Motif Enrichment Analysis: A unified framework and an evaluation on ChIP data

McLeay, Robert C. and Bailey, Timothy L. (2010) Motif Enrichment Analysis: A unified framework and an evaluation on ChIP data. BMC Bioinformatics, 11 165-1-165-11. doi:10.1186/1471-2105-11-165

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Author McLeay, Robert C.
Bailey, Timothy L.
Title Motif Enrichment Analysis: A unified framework and an evaluation on ChIP data
Journal name BMC Bioinformatics   Check publisher's open access policy
ISSN 1471-2105
Publication date 2010-04
Sub-type Article (original research)
DOI 10.1186/1471-2105-11-165
Open Access Status DOI
Volume 11
Start page 165-1
End page 165-11
Total pages 11
Editor Melissa Norton
Place of publication London, U.K.
Publisher BioMed Central
Collection year 2011
Language eng
Formatted abstract
Background: A major goal of molecular biology is determining the mechanisms that control the transcription of genes. Motif Enrichment Analysis (MEA) seeks to determine which DNA-binding transcription factors control the transcription of a set of genes by detecting enrichment of known binding motifs in the genes' regulatory regions. Typically, the biologist specifies a set of genes believed to be co-regulated and a library of known DNA-binding models for transcription factors, and MEA determines which (if any) of the factors may be direct regulators of the genes. Since the number of factors with known DNA-binding models is rapidly increasing as a result of high-throughput technologies, MEA is becoming increasingly useful. In this paper, we explore ways to make MEA applicable in more settings, and evaluate the efficacy of a number of MEA approaches.
Results: We first define a mathematical framework for Motif Enrichment Analysis that relaxes the requirement that the biologist input a selected set of genes. Instead, the input consists of all regulatory regions, each labeled with the level of a biological signal. We then define and implement a number of motif enrichment analysis methods. Some of these methods require a user-specified signal threshold, some identify an optimum threshold in a data-driven way and two of our methods are threshold-free. We evaluate these methods, along with two existing methods (Clover and PASTAA), using yeast ChIP-chip data. Our novel threshold-free method based on linear regression performs best in our evaluation, followed by the data-driven PASTAA algorithm. The Clover algorithm performs as well as PASTAA if the user-specified threshold is chosen optimally. Data-driven methods based on three statistical tests-Fisher Exact Test, rank-sum test, and multi-hypergeometric test-perform poorly, even when the threshold is chosen optimally. These methods (and Clover) perform even worse when unrestricted data-driven threshold determination is used.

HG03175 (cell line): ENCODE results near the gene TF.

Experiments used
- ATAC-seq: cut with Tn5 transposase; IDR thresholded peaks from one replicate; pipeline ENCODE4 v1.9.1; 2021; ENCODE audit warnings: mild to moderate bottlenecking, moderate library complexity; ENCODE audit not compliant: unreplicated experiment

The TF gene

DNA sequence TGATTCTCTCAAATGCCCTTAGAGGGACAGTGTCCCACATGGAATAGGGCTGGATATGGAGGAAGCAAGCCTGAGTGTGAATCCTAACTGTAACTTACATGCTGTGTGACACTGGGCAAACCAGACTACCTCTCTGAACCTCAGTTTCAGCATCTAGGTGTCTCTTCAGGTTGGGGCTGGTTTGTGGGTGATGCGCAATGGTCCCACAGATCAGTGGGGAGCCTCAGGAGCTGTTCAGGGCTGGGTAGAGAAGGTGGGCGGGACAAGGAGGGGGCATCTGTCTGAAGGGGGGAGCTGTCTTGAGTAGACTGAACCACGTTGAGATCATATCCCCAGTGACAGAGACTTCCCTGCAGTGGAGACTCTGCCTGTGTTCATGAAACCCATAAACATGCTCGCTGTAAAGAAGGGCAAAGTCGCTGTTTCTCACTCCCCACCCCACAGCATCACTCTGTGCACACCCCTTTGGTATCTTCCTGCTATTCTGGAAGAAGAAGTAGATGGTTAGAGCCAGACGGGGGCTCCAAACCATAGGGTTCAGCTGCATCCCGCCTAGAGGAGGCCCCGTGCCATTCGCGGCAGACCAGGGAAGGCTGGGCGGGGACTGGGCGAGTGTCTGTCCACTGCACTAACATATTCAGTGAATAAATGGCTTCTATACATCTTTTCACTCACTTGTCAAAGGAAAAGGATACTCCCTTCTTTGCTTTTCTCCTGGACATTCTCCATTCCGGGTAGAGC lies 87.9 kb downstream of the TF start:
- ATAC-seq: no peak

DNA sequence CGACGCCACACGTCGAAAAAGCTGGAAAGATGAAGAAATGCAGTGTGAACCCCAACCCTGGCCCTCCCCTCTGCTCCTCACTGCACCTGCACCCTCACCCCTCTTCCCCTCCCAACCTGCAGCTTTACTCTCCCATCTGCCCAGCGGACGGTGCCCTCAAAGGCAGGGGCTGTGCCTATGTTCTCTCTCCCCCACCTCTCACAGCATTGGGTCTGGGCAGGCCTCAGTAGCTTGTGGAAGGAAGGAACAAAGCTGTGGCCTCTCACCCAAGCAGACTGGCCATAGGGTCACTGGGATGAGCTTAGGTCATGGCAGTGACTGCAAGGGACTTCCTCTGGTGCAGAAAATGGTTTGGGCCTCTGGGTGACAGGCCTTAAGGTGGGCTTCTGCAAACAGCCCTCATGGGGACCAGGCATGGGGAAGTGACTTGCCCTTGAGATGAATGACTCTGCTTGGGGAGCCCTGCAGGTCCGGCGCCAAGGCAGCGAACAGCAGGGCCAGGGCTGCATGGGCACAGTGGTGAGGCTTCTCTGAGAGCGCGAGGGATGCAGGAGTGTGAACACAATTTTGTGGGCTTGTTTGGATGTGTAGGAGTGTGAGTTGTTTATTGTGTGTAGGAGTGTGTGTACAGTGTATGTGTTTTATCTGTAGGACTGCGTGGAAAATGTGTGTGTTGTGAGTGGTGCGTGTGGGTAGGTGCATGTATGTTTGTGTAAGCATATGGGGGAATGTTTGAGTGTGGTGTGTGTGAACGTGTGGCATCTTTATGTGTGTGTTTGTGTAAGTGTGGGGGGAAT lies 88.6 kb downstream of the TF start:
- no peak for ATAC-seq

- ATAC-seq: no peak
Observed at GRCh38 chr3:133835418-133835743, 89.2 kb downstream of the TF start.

Conclusions: Our novel, threshold-free linear regression method works well on ChIP-chip data. Methods using data-driven threshold determination can perform poorly unless the range of thresholds is limited a priori. The limits implemented in PASTAA, however, appear to be well-chosen. Our novel algorithms-AME (Analysis of Motif Enrichment)-are available at http://bioinformatics.org.au/ame/.
© 2010 McLeay and Bailey; licensee BioMed Central Ltd.
Keyword Factor-binding sites
Transcription factors
Over-representation
Regulatory motifs
Coexpressed genes
Target genes
Identification
Genome
Yeast
Expression
Q-Index Code C1
Q-Index Status Confirmed Code
Institutional Status UQ
Additional Notes Article number 165, pp.1-11

Document type: Journal Article
Sub-type: Article (original research)
Collections: Official 2011 Collection
ERA 2012 Admin Only
Institute for Molecular Bioscience - Publications
 
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Citation counts: TR Web of Science Citation Count  Cited 40 times in Thomson Reuters Web of Science Article | Citations
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Created: Sun, 06 Jun 2010, 00:07:29 EST